LivingCloser to the acne vaccine

Closer to the acne vaccine

Acne can be torture. This dermatological ailment occurs especially in adolescence (mainly between 15 and 19 years old), in full formation of the personality, and sometimes it leads those who suffer from it to serious problems of self-esteem and a withdrawal that is very detrimental to their development as adults. . Also, it can leave scars for a lifetime.

Millions of people who have had and still have acne (it is not uncommon for it to last in the second and third decades of life) would welcome with relief the creation of a vaccine against pimples, something that is closer thanks to a work of dermatologists and other medical specialists from the University of California, San Diego and the National Central Taiwan University, which has just been published in the Journal of Investigative Dermatology.

These researchers have shown for the first time that the use of antibodies against a toxin produced by bacteria linked to acne vulgaris can reduce the inflammation of the lesions of this disease. It is the first step in developing an effective vaccine.

Towards the end of the grains?

The bacterium Propionibacterium acnes (P. acnes) stars in this story. It is found on the skin, but in the case of people with acne in a much higher number than the average. It acts on sebum and in doing so produces fatty acids that are mainly responsible for the unsightly inflammations that we call pimples, which affect 80% of the population at some point in their life.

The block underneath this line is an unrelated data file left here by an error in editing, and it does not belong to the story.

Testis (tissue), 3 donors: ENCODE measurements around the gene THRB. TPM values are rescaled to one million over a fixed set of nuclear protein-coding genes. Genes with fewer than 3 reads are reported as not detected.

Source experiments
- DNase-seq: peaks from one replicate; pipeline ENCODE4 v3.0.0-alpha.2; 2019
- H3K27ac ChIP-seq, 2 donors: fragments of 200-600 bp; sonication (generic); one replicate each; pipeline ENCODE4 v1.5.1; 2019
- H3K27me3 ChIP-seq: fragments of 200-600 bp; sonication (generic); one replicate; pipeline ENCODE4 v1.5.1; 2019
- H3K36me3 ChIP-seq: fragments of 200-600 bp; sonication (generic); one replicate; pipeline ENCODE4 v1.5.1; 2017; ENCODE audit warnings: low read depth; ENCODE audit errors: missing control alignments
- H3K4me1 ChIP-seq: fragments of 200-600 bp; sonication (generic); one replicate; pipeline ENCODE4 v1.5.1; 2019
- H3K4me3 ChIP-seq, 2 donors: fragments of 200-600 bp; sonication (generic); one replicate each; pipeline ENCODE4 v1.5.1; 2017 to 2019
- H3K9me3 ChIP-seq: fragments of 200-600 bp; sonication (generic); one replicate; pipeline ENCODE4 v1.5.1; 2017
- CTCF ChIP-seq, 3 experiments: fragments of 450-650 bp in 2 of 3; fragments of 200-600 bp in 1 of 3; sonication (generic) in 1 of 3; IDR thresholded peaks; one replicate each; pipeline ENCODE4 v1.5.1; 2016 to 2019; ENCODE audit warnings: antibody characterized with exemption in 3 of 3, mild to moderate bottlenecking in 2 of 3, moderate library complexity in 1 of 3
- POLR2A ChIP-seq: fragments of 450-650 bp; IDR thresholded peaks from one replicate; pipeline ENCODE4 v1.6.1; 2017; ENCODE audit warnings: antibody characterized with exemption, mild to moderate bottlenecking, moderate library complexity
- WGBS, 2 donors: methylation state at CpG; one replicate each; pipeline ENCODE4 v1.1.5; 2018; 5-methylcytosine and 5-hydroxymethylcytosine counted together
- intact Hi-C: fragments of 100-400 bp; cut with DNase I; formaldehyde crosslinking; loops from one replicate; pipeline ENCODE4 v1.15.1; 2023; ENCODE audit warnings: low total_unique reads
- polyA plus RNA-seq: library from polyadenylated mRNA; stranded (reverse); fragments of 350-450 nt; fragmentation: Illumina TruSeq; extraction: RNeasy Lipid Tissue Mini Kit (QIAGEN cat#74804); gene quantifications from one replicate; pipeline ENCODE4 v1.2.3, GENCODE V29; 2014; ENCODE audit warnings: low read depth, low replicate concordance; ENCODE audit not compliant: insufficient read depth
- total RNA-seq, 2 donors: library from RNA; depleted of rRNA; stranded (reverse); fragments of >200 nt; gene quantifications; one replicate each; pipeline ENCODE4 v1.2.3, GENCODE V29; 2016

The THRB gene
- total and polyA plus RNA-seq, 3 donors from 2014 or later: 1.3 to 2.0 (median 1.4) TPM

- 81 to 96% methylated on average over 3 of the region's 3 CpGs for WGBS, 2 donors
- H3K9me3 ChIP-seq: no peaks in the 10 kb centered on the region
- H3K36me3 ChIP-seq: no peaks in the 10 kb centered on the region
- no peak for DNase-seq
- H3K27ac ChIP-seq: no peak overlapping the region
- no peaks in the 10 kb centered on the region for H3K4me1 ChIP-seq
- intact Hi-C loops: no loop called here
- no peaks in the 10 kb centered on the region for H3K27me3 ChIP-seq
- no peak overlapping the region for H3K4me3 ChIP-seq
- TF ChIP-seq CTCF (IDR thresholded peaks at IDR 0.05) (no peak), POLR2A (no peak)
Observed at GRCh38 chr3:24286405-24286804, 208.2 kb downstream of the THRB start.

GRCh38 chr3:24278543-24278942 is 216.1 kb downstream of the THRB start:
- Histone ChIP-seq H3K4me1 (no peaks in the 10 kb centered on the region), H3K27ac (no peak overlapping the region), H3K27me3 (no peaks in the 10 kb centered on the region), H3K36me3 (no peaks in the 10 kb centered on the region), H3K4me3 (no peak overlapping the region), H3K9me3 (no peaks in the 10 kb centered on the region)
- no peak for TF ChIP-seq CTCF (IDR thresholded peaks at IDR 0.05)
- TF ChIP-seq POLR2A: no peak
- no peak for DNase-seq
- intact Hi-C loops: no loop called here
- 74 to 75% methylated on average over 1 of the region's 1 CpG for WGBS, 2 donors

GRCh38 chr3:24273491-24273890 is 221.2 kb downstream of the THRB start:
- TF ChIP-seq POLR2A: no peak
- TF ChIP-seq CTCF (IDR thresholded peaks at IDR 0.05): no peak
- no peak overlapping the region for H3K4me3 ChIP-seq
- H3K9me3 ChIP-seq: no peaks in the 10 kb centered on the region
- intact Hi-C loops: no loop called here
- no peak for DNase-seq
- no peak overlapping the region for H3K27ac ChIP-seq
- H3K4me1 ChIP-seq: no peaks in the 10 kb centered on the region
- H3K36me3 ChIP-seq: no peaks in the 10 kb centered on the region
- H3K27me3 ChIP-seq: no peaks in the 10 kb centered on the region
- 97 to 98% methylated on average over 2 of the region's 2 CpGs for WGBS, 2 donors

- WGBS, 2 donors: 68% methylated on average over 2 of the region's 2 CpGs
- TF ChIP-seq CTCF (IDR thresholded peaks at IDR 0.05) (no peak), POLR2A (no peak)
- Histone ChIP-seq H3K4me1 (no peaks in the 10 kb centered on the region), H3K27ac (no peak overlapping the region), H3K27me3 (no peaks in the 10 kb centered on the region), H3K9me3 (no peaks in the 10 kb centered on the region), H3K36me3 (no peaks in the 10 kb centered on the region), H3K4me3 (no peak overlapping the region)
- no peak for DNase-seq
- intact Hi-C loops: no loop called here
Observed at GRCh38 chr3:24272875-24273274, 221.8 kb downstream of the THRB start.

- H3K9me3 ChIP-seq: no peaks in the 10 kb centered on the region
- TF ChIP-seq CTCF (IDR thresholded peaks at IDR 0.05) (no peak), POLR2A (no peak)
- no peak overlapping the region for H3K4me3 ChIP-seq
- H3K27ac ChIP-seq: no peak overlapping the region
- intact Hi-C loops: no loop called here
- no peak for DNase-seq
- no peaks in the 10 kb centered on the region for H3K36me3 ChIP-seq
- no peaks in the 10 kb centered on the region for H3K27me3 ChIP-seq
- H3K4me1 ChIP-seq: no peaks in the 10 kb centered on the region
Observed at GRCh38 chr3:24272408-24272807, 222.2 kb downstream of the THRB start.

The vaccine we are referring to neutralizes the toxins secreted by P. acnes, which are key to causing inflammation. Applying it preventively could prevent acne, and the evidence is very encouraging. A trial with mice and human cells has shown that the vaccine reduces the inflammatory response to the toxin.

Chun-Ming Huan, a dermatologist at the University of California, San Diego and leader of the research, notes that “current acne treatments are not effective enough.” Also, they can be overly aggressive or annoying. They often involve taking antibiotics and hormonal treatments, and applying creams and products to the skin requires a lot of perseverance and high expense. “We need new, safe and effective therapies,” says this specialist.

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